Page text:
If you apply for the SVOG, you can no longer apply for the PPP, so it is highly recommended to apply for PPP assistance first.
For more information or to apply, visit the SBA’s official SVOG site.
Restaurant Revitalization Fund
This $26.5 billion fund was established by the American Rescue Plan Act for food and drink establishments. The program, which will be awarded by the SBA, will set aside $5 billion of its funds for smaller businesses with gross revenues of less than $500,000. There will be a cap of $10 million for each business, including $5 million for each physical location of a business operation.
According to the American Rescue Plan Act, businesses that can apply for the Restaurant Revitalization Fund include:
- Food trucks
- Food stands
- Food carts
- Tasting rooms
Publicly-traded companies are ineligible, which is good news for smaller operations that were squeezed out by large chains during the first round of PPP funding.
Funds will be allocated within phases, with businesses that lost a larger percentage of revenue being prioritized first. The RRF will also give higher priority to small businesses run by women, veterans and socially and economically disadvantaged proprietors.
Eligibility for the program is open and broad.
According to the National Restaurant Association, eligible businesses “may receive a tax-free federal grant equal to the amount of its pandemic-related revenue loss, calculated by subtracting its 2020 gross receipts from its 2019 gross receipts.”
If you already received PPP funding, that amount will be deducted from your eligibility for the RRF.
As of early April, an official date has not been announced for program applications but it should be included in the SBA’s main COVID relief operations site once it is available.
SBA Debt Relief
The SBA Debt Relief Program provides financial assistance for borrowers of three types of SBA loans:
As part of the program, the SBA will pay six months of principal, interest, and any associated fees owed by borrowers for such loans that are in “regular servicing status.” The assistance will be automatically provided without needing an application and will apply to loans that were approved up to September 27, 2020.
Coronavirus Food Assistance Program 2
This program is administered by the USDA and was re-launched on April 5 after signups ended on Dec. 11. The program provides financial assistance to farmers, ranchers and other producers to absorb increased costs from market disruptions caused by the pandemic. Assistance is based on the type of commodities grown or raised by farmers and ranchers.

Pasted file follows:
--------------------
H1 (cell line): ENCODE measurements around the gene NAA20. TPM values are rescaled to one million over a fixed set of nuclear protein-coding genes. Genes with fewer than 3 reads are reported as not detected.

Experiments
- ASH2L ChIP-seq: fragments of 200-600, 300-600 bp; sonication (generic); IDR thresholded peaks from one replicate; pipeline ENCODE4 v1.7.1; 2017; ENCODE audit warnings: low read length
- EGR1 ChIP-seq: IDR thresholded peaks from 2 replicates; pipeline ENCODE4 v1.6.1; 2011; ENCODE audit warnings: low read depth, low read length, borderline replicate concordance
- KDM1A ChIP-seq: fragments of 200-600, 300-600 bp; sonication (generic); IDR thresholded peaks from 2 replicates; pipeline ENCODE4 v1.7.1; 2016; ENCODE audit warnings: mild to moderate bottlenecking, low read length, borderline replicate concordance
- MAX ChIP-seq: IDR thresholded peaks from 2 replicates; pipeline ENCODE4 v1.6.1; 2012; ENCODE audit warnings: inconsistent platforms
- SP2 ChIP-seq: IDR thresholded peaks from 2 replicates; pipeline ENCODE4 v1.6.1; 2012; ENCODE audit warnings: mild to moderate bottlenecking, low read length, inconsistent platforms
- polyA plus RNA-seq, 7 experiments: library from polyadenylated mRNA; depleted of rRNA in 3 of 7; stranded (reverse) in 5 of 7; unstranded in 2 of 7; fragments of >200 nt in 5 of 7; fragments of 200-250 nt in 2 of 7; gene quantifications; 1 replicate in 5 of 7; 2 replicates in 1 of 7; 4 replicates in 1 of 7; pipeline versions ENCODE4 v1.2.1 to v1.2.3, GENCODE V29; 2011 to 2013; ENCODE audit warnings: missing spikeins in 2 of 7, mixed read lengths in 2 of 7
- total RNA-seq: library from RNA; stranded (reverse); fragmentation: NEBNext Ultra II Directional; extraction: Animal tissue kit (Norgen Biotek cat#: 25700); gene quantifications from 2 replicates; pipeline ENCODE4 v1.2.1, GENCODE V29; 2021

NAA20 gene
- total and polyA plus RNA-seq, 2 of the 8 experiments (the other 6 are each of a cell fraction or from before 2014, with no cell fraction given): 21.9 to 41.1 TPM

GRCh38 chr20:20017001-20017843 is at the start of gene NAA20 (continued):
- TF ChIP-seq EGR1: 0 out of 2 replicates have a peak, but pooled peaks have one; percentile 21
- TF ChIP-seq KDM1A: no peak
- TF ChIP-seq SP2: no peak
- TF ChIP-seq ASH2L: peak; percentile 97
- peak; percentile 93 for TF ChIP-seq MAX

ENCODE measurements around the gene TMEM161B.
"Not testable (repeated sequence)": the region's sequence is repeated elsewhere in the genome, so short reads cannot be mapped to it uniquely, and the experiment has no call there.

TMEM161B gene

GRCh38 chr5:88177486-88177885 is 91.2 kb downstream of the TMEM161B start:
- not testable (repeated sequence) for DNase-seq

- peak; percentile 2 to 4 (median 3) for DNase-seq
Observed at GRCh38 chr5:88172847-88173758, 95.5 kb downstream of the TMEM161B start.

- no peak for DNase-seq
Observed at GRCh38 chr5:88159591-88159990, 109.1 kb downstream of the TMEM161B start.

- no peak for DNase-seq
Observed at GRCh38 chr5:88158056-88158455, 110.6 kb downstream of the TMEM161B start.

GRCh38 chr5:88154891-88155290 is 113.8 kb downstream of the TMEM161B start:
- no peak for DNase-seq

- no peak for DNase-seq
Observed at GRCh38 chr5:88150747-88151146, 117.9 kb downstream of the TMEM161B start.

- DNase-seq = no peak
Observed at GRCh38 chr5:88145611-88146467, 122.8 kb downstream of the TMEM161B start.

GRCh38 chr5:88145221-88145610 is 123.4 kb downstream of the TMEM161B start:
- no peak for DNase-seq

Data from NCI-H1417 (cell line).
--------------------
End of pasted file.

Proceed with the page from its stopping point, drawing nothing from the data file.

Commodities that are eligible for Coronavirus Food Assistance Program 2 assistance include:
- Specialty crops
- Row crops
- Nursery crops
The launch of CFAP 2 coincides with an increase in payment rates for commodities such as cattle under the original CFAP program.
The USDA also expects to make $4.5 billion in payments to 560,000 producers as part of new CFAP 2 funding that pays $20 in assistance per acre. Total funds for the second round of CFAP 2 funding amounts to about $6 billion. There is a payment limit of $250,000 for each applicant but exceptions also exist for legal entities that have multiple members that provide active labor or personnel management. Examples include cattle operations that are set up as limited liability companies.
If you can prove that each member provided at least 400 hours of active personal labor or management, then you can get $500,000 for two members or $750,000 for three members.
Applications with a focus on CFAP 2 will also be expedited by the USDA for financial assistance under its cooperative programs. Award amounts for the cooperative agreements will range from $20,000 to $99,999 over a time period between six months and one year. Applicants will be notified of their acceptance or denial by June 20 and awards will be in place by Sept. 1.
Sign-ups for CFAP 2 will be open for at least 60 days from April 5. The USDA is also looking into launching a new program such as a potential CFAP 3 to provide targeted assistance for certain types of producers like organic farmers.
For more information or to apply for CFAP 2, visit the USDA’s CFAP 2 website.
The USDA also offers various loan assistance programs for farmers and ranchers. More details on these programs are available at the USDA’s webpage for funding opportunities.
COBRA Premium Assistance
This program provides insurance assistance to employees who lost their coverage and the subsidy will come in the form of a payroll tax credit for employers. As part of the American Rescue Plan Act, the Department of Labor announced on April 7 that the federal government will provide eligible employees who lost their healthcare coverage a 100% subsidy on their COBRA insurance premiums between April 1 and Sept. 30.
For more details, visit the Department of Labor’s COBRA Premium Subsidy web page.